I’ve been reading recently about Bill Clinton’s presidency for a project I’m working on, and I just got to the part about the Oklahoma City bombing. What stood out to me, reading over this material in the Era of Trump, is the way a number of congressional Republicans at the time played footsie with the then-burgeoning far-right militia movements in the run-up to the bombing itself.
If you have no memory of that time, here’s what happened in a nutshell. Right-wing militia movements started growing in the late 1980s. In August 1992, federal agents shot and killed a survivalist in Idaho named Randy Weaver, and his wife and son, after a months-long standoff after Weaver had missed a court date (it was on a weapons charge, but the government really wanted him to flip and become an informant on Aryan Nations, and he said no). It became an iconic moment in those circles.
UPDATE: Randy Weaver survived the raid. His wife and a son were killed, along with a federal agent. He went on to stand trial and was acquitted of most charges; others were laid aside by a judge.
When the dreaded son of the ’60s Clinton was elected, membership in such groups spiked further. Then just three months into Clinton’s term came the FBI storming of the Branch Davidian compound in Waco, Texas, resulting in 76 deaths. The next year Clinton and Congress passed, over the NRA’s objections (yes, this was possible, although it did help lose the Democrats their House majority in 1994), an assault-weapons ban. Finally, in April 1995, on the second anniversary of the Waco siege, Timothy McVeigh exploded his truck bomb in Oklahoma City, killing 168 people.
What’s relevant to us today is the way Republicans and the mainstream conservative movement pandered to these militant far-right groups. Many didn’t merely criticize the ATF and the FBI, which was entirely reasonable under the circumstances, but went beyond that to stoke these peoples’ paranoia about government and suggest/not suggest, in that same way we’re familiar with on those non-answer/answers about Obama’s citizenship, that armed resistance was acceptable. Texas Senator Phil Gramm, who was prominent and respected and at one point a plausible presidential candidate, was probably the highest-profile pol to use such rhetoric, arguably aside from Newt Gingrich himself. And of course Republican and conservative movement stoking of fears about immigrants has been constant.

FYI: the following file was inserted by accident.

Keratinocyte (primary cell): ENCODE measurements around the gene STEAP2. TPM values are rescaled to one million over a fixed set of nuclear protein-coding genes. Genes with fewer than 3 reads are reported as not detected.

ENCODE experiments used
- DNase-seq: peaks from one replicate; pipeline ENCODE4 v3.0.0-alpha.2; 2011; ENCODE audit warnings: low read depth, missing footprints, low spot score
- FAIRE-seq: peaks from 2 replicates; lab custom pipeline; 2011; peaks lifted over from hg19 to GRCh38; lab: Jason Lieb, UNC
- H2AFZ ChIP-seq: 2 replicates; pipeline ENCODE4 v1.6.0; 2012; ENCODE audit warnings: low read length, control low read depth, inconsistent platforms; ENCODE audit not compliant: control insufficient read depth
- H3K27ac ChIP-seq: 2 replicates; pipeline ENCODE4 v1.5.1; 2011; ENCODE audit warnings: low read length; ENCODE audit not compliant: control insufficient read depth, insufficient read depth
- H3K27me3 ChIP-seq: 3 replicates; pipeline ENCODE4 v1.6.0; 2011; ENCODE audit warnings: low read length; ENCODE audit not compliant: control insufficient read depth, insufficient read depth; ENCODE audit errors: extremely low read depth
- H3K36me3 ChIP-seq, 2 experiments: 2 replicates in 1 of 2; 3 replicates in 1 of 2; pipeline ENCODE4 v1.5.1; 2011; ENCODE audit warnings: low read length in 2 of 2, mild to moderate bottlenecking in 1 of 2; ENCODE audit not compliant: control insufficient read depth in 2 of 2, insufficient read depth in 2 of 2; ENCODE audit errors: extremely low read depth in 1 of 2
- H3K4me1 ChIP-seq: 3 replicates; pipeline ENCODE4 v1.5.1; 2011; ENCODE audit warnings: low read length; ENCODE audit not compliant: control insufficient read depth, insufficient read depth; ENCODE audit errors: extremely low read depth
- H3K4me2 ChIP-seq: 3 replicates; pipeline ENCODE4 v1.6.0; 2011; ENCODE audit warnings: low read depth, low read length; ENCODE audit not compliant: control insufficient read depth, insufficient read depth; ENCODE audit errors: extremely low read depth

This was also the time when right-wing talk radio was just exploding (there was no Fox News just yet). Aside from all the normal racial and xenophobic ranting, the AM airwaves were also full of defenses of these movements. G. Gordon Liddy, of Watergate infamy, once advised his listeners that if they saw an ATF man approaching, “Go for a head shot; they’re going to be wearing bulletproof vests.”
There’s no serious counterpart to this on the liberal left. You could compare it I guess to Leonard Bernstein’s radical chic back in the day, but unlike Phil Gramm, Bernstein wasn’t a United States senator whose presidential candidacy was being taken seriously by serious people. The difference may simply stem from the fact that radical left-wingers don’t typically vote in our corrupt capitalist system, while radical right-wingers more typically do. But whatever the reason, the difference is there and has been for a good 20 years at least.